Finding Serenity with Chiva-Som’s Emotional Well-Being Retreat
The daily massages are just a bonus.
Celebrating 21 years as the authority on health and wellness, Chiva-Som sharpens its competitive edge with new launches to enhance its position as one of the wellness originals.
I’m here for an abridged version of the Emotional Well-Being Retreat, which tackles stress and re-energises through a holistic approach to therapies, nutrition and fitness and, lucky for me, with the addition of the latest spa treatments adapted from other programmes.
What sets this health sanctuary apart is its individualised approach which incorporates a detailed consultation to assess objectives and select treatments, private fitness classes and a specifically tailored nutrition plan. Situated in Hua Hin, a two-hour drive from Bangkok, Chiva-Som is nestled in a former oceanfront estate with a serene koi-filled pond framed by picturesque bridges and manicured gardens.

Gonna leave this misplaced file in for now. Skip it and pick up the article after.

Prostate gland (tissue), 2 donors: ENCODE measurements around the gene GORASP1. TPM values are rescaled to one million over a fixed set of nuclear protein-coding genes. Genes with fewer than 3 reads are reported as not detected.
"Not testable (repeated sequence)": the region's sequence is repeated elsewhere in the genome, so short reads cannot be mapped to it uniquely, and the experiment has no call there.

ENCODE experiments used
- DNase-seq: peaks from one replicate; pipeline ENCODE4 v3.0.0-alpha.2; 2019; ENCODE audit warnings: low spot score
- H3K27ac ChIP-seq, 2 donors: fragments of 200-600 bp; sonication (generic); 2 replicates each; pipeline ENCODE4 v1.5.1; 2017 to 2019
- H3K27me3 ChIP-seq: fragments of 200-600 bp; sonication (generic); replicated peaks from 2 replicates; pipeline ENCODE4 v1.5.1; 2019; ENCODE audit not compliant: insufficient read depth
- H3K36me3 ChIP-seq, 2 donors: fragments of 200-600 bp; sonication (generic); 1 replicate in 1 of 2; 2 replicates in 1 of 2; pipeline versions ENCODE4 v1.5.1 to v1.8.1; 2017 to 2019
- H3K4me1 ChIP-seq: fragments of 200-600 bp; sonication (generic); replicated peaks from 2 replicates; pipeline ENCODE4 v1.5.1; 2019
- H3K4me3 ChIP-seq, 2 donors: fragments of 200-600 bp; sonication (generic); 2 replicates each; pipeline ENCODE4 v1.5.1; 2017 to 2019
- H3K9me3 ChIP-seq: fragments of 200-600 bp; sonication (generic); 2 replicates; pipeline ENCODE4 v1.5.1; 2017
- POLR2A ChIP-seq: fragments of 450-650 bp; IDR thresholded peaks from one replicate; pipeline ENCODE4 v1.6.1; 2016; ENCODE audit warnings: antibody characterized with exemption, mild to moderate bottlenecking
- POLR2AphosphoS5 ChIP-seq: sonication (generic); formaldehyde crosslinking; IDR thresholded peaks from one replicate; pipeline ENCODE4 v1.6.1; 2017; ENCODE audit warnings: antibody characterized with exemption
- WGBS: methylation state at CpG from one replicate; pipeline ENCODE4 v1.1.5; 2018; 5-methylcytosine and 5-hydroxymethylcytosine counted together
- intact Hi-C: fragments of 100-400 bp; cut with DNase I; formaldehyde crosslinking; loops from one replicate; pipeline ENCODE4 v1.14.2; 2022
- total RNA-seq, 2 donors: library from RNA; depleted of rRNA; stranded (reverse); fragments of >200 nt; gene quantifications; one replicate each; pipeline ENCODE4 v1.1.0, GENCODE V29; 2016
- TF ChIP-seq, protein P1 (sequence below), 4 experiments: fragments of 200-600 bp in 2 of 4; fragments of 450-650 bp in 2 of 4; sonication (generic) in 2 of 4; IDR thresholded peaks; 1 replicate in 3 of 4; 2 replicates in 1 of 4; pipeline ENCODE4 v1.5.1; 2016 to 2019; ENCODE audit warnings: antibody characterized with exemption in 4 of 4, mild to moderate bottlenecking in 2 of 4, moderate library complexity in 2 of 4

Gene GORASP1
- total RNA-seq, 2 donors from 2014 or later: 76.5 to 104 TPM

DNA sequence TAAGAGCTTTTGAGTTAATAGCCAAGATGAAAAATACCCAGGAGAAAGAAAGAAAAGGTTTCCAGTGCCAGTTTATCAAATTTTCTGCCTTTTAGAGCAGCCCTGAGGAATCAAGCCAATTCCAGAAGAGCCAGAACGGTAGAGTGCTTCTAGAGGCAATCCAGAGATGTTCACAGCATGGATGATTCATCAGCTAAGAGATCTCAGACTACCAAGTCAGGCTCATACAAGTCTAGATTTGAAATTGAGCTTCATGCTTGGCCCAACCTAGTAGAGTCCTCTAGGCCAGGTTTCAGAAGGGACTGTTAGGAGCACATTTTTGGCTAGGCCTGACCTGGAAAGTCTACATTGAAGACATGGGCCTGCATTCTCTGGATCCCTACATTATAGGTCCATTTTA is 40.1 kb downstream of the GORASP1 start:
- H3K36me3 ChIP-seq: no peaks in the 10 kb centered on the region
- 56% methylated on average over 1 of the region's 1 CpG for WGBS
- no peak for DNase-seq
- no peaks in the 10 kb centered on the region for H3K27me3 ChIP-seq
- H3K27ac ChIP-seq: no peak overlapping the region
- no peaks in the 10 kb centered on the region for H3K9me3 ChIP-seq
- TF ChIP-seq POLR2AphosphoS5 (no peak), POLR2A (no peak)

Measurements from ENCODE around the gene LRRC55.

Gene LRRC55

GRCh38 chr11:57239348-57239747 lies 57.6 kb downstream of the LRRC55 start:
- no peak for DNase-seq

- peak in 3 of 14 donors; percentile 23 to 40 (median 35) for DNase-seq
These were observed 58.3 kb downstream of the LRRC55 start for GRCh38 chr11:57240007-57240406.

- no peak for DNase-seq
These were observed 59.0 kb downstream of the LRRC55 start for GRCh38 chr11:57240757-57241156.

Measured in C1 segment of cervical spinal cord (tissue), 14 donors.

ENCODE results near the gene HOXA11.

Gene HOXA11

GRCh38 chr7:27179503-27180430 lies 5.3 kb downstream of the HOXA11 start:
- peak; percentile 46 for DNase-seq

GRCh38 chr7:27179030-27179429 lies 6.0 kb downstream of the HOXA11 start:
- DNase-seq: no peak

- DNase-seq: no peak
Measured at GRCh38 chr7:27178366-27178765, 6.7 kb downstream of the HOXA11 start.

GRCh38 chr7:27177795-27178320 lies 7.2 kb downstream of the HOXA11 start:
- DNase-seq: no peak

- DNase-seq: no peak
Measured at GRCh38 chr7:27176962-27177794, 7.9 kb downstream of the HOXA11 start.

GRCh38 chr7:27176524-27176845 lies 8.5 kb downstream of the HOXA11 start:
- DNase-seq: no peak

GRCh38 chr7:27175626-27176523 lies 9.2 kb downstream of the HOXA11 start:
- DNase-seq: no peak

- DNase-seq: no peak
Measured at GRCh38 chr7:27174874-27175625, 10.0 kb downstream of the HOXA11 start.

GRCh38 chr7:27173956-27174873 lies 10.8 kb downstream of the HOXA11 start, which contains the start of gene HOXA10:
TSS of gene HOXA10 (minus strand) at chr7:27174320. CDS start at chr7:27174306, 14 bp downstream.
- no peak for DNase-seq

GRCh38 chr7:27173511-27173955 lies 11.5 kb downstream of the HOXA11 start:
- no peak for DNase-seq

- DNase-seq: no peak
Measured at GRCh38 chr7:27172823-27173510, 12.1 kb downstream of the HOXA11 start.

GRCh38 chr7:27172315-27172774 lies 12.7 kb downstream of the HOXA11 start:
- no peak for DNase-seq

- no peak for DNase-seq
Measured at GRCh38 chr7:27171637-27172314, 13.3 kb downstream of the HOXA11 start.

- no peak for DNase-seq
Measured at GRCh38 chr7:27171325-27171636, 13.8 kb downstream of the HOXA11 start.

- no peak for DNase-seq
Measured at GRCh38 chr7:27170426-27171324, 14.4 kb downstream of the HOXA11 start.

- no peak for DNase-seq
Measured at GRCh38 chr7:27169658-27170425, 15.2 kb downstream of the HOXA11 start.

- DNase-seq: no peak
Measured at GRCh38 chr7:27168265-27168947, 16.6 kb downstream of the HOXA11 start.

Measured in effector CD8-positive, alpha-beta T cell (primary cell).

There’s little more welcoming than a spa initiation, and the Chiva-Som Signature Massage, which improves circulation and lymphatic drainage, dissolves the last traces of reality and city life, followed by an indulgent dinner (knowing the restraint required in days to come) of pad Thai, vegetable stir-fry and mango sticky rice.
As part of the cleansing diet, breakfast is a delicious raw cereal and almond milk with flaxseed, sesame and almond (FSA) and Ayurvedic powder, served with green juice and mushroom tea. After an introduction from CSR Manager Brian Anderson on Chiva-Som’s energy efficiency, waste and water minimisation and community education initiatives, we visit Krailart Niwate. To promote science education and ecotourism in the area, the Mangrove Ecosystem Preservation & Science Education Centre is a collaborative effort with staff and their families rolling up their sleeves to plant trees in the swampland.
Next stop is the organic farm located in Hua Hin (they have another larger farm further afield where the climate produces a complementary array of produce) where the chef guides me through a greenhouse filled with honeydew melon, a covered area with hand-sprouted beans, oyster mushroom huts, dragon fruit trees, and all the basil you could possibly dream of. As much as 80% of the produce used in the restaurants, and some spa treatments, come from their own gardens.